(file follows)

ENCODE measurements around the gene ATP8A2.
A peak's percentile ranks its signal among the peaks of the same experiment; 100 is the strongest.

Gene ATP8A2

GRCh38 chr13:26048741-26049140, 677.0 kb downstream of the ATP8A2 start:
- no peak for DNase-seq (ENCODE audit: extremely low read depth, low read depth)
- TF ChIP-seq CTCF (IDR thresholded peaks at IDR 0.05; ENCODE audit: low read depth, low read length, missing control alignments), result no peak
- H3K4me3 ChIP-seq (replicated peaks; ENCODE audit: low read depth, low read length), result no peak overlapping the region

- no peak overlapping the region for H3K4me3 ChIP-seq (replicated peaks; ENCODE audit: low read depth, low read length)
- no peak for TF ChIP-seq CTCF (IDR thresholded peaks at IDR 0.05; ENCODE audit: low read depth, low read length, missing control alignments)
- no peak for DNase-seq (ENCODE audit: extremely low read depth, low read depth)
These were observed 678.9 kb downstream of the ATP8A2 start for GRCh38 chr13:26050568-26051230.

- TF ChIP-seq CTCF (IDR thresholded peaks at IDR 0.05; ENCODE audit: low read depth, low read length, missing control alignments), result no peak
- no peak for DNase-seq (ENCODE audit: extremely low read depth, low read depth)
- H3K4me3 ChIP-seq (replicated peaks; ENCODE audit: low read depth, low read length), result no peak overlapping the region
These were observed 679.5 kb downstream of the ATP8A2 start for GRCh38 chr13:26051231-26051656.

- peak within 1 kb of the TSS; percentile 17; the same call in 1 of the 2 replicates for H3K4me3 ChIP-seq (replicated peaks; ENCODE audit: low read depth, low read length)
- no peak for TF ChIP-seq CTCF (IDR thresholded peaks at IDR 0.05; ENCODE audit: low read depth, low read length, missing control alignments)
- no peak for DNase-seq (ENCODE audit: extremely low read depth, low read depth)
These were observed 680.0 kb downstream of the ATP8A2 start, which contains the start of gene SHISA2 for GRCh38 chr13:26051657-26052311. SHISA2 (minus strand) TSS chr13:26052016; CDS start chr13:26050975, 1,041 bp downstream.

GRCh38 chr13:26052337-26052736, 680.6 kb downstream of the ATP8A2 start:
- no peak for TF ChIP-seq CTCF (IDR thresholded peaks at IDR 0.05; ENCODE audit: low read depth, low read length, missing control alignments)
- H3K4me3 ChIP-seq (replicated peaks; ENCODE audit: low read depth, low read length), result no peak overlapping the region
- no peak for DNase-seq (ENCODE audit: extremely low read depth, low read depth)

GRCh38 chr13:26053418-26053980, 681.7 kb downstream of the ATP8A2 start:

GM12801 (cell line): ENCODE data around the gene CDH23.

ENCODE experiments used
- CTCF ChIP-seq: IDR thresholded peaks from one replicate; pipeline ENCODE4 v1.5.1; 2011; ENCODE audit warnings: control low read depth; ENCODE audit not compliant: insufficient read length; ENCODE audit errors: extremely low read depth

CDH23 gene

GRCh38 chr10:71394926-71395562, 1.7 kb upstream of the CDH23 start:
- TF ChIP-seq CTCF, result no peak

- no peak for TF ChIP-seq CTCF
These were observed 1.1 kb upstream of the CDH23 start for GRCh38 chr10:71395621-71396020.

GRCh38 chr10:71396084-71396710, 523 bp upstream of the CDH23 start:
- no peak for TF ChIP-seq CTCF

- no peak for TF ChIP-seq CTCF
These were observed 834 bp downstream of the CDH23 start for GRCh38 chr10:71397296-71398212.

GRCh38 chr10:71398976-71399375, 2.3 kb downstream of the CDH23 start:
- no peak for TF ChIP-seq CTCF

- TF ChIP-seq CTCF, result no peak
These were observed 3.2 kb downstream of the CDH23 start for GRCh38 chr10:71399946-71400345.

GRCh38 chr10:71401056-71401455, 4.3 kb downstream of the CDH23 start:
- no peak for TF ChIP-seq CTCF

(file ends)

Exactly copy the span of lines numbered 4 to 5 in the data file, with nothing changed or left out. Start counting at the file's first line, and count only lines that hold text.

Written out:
GRCh38 chr13:26048741-26049140, 677.0 kb downstream of the ATP8A2 start:
- no peak for DNase-seq (ENCODE audit: extremely low read depth, low read depth)